to chlorination. Additionally, ozone does not leave any protective residuals
in the water after the treatment.

5. Hardness and Alkanity

Hardness is defined as the concentration of Ca2+ and Mg2+ in
Groundwater is especially prone to excessive hardness.
Hardness causes problem of soap curd (reaction between
hardness and soap produces a sticky, gummy deposit) and
scaling (precipitation of CaCO3 and Mg(OH)2 that clogs hot
water pipes)
Alkalinity acid buffering capacity of water. In most natural
water, the total amount of H+ that can be neutralized is
dominated by the alkalinity provided by the carbonate buffering

5. Hardness and alkalinity

Hardness is expressed in terms
of equivalent weight, EW,
which is atomic or molecular
weight of a substance divided
by a number, n, that relates to
its valence or ionic charge.

EW = AW / n

e.g. EW (CaCO3) = (40+12+3x16) / 2 = 50 g/eq = 50 mg/meq

for EW (Ca2+) = 40 / 2 = 20 mg/meq

The general expression is meq/L (X) = [X, mg/L] / EW (X, mg/meq)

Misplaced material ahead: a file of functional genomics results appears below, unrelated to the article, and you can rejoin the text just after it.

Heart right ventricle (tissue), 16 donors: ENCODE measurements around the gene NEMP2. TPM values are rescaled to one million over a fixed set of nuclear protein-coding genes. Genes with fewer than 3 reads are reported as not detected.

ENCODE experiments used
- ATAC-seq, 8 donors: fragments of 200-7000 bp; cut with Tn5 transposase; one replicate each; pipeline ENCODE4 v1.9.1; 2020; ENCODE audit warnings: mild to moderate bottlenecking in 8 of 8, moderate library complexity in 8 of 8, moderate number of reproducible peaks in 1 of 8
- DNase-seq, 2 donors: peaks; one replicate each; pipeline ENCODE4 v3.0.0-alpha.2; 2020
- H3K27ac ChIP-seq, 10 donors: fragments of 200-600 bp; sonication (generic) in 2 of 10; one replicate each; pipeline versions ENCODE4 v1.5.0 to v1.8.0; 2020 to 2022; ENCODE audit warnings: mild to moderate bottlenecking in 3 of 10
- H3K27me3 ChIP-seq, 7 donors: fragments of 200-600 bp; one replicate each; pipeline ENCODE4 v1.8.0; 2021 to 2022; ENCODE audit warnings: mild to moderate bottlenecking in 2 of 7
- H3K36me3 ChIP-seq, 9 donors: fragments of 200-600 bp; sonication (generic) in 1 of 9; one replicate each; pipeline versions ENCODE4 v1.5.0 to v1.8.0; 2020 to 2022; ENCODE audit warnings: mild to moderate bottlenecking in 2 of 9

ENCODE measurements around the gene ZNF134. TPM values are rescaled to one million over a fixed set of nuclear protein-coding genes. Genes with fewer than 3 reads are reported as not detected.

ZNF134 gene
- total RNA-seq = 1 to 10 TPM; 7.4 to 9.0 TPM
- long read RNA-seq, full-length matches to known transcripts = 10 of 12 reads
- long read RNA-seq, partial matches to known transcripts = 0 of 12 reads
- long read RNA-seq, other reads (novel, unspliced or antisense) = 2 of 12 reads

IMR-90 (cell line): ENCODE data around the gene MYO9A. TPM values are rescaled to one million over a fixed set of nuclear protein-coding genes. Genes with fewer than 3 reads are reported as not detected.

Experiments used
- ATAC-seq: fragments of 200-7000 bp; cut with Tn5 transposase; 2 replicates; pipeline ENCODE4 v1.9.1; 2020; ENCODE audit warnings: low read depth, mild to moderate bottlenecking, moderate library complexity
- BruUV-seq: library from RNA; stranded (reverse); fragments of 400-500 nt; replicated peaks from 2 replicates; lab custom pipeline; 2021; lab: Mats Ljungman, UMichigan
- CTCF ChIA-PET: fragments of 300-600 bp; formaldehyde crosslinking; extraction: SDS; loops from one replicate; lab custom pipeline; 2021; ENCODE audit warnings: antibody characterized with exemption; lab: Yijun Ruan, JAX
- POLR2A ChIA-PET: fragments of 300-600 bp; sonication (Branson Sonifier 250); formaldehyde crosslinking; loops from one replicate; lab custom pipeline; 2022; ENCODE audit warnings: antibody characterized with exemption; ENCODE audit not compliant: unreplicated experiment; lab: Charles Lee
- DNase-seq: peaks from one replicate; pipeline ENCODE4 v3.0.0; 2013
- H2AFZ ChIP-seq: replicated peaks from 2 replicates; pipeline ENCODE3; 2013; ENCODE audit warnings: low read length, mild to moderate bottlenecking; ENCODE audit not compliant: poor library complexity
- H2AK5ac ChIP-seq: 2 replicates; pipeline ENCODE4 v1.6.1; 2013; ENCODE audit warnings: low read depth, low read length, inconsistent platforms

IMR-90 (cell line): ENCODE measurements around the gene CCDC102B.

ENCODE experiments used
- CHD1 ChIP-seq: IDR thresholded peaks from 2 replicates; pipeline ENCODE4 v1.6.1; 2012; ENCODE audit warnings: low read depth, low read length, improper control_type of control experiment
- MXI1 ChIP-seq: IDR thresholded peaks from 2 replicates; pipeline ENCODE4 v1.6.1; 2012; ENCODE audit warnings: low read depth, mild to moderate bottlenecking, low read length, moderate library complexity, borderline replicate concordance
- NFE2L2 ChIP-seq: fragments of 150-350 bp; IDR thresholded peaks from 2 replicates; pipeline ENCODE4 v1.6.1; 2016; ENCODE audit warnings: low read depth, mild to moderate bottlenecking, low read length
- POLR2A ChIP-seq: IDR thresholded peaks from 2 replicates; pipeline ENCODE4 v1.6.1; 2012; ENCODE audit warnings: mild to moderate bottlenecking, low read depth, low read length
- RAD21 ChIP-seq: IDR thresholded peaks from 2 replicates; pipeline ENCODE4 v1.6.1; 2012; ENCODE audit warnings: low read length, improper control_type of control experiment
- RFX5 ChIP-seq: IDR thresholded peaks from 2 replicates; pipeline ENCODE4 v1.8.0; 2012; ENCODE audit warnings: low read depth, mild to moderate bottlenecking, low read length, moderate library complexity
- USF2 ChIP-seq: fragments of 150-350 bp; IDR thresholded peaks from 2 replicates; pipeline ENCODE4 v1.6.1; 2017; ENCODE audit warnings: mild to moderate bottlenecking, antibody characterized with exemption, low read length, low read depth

Alkalinity = [HCO3-] + 2[CO32-] + [OH] [H+]

6. Softening
The surface waters seldom have hardness exceeding 200 mg/L
and softening is not regular part of the water treatment.
For waters with hardness ~ 1000 mg/L the treatment is
required. It involves lime-soda ash and the ion-exchange
1. Lime-soda processing, Ca(OH)2 is added to water and pH goes
up to <10. At this higher pH Mg++ and Ca++ ions precipitate and
are removed as solids.
2. In the ion-exchange process, the water flows through a
column packed with solid resin beads which are filled with
sodium ions that are exchanged for Mg++ and Ca++ ions as the
water passes through the resin. The resin must be
regenerated once the sodium is depleted from it.

6. Membrane Processes
All membranes can be considered semipermeable physical
barrier, they allow passage of water, while severely restricting
the permeation of contaminants in water (including pathogen,
hardness and dissolved solids, organic and disinfectant
byproduct precursors, metals, and suspended solids)
Classification of membrane: Particulate separation and solute